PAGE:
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How to Avoid Construction Injuries With a Daily Log Book

Daily jobsite records in one safe place

Per the Occupational Safety and Health Administration (OSHA), injury rates in the construction industry are much higher than the national average. Injuries are usually because of one of four construction hazards that OSHA has identified as the most common. These common construction injuries can be avoided by using a Daily Log Book. Read on to learn about common workplace injuries and how keeping a Daily Log will keep your crew safe.

The Most Common Types of Workplace Injuries

  • Falls
  • Equipment/Vehicle Accidents
  • Collapsed Trenches
  • Electrocutions

Equipment failures, inadequate protective systems, and unsafe work practices are to blame for most of these accidents. Addressing the causes of these top four types of accidents will prevent mishaps and keep construction workers safe.

The Benefits of Daily Logging

You can avoid Common Workplace Injuries with Your Daily Log Book. If you regularly inspect the construction site and focus on preventing the most common construction hazards, you'll give yourself the best chance of success. Click here to view Safety Meeting Outlines Daily Log Book options.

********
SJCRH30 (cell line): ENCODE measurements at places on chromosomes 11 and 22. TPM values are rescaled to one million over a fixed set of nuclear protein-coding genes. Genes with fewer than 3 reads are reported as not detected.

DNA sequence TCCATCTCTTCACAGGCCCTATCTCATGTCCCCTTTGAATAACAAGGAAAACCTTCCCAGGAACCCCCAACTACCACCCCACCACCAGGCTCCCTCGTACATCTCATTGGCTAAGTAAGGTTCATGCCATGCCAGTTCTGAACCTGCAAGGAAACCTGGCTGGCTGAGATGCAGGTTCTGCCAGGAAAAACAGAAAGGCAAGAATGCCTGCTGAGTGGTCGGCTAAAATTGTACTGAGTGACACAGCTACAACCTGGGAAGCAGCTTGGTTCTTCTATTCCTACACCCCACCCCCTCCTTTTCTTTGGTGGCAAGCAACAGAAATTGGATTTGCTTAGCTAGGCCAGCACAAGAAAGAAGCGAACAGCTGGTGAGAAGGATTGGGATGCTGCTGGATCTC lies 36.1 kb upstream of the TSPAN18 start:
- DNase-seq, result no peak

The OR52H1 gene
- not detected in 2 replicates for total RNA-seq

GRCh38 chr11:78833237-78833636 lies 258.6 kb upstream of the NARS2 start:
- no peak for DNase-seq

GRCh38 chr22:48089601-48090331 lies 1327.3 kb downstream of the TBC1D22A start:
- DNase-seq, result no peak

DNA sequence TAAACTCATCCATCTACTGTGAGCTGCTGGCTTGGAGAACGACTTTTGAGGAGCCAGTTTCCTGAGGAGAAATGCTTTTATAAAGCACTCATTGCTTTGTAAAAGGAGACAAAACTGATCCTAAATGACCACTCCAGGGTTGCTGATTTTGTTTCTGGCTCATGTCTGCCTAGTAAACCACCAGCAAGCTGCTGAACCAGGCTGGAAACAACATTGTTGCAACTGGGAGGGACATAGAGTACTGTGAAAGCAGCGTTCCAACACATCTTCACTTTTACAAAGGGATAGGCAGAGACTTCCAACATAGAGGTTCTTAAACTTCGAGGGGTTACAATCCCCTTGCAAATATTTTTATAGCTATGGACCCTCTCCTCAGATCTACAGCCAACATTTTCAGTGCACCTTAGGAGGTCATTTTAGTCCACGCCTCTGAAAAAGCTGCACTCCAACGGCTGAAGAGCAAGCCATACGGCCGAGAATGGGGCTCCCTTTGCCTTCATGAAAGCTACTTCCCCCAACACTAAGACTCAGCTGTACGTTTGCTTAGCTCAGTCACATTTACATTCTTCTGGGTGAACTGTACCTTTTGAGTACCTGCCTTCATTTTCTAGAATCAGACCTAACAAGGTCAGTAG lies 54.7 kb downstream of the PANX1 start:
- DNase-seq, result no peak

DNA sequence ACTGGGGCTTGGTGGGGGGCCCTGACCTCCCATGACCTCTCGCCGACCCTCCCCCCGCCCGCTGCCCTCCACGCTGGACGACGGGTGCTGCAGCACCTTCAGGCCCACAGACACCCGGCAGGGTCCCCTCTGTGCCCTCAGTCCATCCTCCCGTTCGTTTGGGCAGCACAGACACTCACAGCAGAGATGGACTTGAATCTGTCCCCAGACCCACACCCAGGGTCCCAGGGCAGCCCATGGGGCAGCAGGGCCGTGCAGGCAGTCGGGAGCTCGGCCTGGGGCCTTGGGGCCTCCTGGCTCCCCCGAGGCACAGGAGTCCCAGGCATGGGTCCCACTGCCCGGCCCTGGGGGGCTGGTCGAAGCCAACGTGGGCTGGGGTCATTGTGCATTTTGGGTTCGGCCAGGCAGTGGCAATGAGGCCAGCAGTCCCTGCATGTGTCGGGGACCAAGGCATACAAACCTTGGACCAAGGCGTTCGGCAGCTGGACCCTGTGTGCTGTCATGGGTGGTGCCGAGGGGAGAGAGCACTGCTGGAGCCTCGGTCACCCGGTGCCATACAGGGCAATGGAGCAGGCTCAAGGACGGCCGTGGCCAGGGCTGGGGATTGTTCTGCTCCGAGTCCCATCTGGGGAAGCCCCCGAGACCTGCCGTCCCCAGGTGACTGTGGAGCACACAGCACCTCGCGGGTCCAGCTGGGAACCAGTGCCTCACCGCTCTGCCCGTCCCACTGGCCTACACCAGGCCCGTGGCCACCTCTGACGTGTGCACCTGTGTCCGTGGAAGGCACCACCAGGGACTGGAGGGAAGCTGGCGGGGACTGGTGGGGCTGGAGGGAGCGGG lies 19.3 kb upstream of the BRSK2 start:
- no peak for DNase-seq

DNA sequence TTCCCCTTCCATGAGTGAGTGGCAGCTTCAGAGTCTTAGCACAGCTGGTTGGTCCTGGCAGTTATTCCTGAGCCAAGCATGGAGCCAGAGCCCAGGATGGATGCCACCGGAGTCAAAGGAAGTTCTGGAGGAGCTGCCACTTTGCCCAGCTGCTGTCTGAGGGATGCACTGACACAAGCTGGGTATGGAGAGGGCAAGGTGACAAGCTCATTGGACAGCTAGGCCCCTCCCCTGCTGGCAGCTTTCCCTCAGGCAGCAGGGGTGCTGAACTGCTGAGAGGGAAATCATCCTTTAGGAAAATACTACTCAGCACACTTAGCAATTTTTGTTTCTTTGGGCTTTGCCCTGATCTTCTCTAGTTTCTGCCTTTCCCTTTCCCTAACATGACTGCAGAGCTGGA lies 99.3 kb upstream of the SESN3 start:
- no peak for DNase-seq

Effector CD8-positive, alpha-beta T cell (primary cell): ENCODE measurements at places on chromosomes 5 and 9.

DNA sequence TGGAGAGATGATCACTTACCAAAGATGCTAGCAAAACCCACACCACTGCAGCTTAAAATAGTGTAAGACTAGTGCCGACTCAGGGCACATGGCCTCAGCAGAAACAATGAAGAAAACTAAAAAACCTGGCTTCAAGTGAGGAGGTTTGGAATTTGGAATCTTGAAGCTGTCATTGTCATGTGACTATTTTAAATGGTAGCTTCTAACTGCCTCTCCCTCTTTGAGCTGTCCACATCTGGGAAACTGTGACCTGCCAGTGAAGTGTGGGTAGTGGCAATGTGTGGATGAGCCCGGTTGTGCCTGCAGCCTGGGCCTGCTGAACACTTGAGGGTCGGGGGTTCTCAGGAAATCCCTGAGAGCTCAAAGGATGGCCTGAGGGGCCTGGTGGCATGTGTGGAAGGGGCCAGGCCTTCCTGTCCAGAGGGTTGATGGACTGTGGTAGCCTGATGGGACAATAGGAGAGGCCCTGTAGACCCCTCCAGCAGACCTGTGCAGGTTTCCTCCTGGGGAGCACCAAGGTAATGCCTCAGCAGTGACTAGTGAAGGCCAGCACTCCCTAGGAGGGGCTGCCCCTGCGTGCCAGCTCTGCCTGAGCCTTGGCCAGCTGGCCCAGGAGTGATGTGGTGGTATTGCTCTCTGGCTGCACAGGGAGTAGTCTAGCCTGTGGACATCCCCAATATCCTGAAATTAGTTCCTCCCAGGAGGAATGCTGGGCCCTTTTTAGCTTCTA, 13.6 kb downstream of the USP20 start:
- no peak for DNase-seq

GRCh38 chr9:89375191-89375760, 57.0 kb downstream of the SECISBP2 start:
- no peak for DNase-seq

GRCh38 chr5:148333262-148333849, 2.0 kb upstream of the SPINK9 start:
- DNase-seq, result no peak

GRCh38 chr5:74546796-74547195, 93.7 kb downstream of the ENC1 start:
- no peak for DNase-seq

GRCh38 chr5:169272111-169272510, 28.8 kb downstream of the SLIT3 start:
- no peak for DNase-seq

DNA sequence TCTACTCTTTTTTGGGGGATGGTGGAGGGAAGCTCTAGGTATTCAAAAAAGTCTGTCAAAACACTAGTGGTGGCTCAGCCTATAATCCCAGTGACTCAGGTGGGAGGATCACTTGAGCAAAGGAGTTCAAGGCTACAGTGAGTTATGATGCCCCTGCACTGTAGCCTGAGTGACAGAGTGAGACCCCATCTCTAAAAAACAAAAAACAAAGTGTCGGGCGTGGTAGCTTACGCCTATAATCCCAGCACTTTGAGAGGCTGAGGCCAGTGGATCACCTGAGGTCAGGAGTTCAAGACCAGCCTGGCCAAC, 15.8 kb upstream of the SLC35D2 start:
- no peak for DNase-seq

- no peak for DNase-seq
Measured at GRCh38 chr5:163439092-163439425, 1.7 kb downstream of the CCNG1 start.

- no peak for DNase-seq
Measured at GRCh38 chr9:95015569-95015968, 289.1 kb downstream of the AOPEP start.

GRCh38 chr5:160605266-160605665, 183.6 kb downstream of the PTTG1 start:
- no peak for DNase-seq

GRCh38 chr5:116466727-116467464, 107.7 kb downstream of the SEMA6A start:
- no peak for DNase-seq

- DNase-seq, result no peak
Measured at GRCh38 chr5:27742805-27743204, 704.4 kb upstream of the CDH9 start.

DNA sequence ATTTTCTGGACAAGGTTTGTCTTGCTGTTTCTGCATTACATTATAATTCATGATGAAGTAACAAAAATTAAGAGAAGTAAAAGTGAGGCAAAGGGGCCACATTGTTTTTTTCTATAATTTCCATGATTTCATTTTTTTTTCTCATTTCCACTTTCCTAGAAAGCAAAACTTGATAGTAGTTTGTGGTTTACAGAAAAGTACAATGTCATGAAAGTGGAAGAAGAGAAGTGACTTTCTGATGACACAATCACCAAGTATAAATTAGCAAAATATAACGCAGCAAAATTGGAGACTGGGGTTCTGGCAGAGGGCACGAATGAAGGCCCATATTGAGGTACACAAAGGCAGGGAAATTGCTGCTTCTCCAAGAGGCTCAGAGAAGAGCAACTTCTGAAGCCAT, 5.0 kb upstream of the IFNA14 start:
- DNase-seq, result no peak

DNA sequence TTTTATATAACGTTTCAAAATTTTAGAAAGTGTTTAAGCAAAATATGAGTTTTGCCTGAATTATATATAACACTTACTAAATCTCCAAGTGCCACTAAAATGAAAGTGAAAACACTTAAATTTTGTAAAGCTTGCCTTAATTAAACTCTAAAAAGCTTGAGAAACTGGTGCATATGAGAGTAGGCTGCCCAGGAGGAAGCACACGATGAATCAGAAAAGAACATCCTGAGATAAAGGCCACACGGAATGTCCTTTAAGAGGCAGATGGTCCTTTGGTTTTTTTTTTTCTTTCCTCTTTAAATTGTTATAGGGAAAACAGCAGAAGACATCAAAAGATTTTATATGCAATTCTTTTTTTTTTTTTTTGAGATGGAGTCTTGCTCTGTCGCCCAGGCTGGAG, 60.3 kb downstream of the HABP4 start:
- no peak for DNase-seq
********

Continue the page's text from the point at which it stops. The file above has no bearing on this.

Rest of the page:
How Daily Logging Can Help you Avoid 

Common Incidents

  •  Avoid falls from failure to use harnesses, the improper use of ladders and scaffolds, and uncovered floor openings.
  • Maintain records for inspections of ladders, scaffolding, and safety equipment. Always be on the lookout for these safety hazards and log them. Having a record of unsafe practices in a safety meeting will make you more effective and convincing.
  • Increase spatial awareness: accidents happen when drivers don't see workers.
  • Examine the job site and look for employees in compromising positions, such as between a stationary object and a moving vehicle. Recording this in your book will help because workers aren't always aware of their surroundings.
  • Avoid collapsed trenches with adequate protective systems. 
  • Routinely log inspection reports, especially if there's been heavy rain or impact on the trench. Also, make sure that workers can escape quickly by positioning ladders nearby.
  • Take account of utilities before starting the job to avoid electrocutions.
  • Inspect the construction site regularly. Equipment gets moved around, and someone may get too close to a power line if you're not keeping track daily. Making notes of the location of power lines when using ladders or scaffolds will keep everyone safe.

Injury rates in the construction industry are much higher than the national average. They are usually because of one of four construction hazards that OSHA has identified as the most common. These common construction injuries can be avoided by using Safety Meeting Outline's Daily Log Book.

Fall-Prevention Construction Accident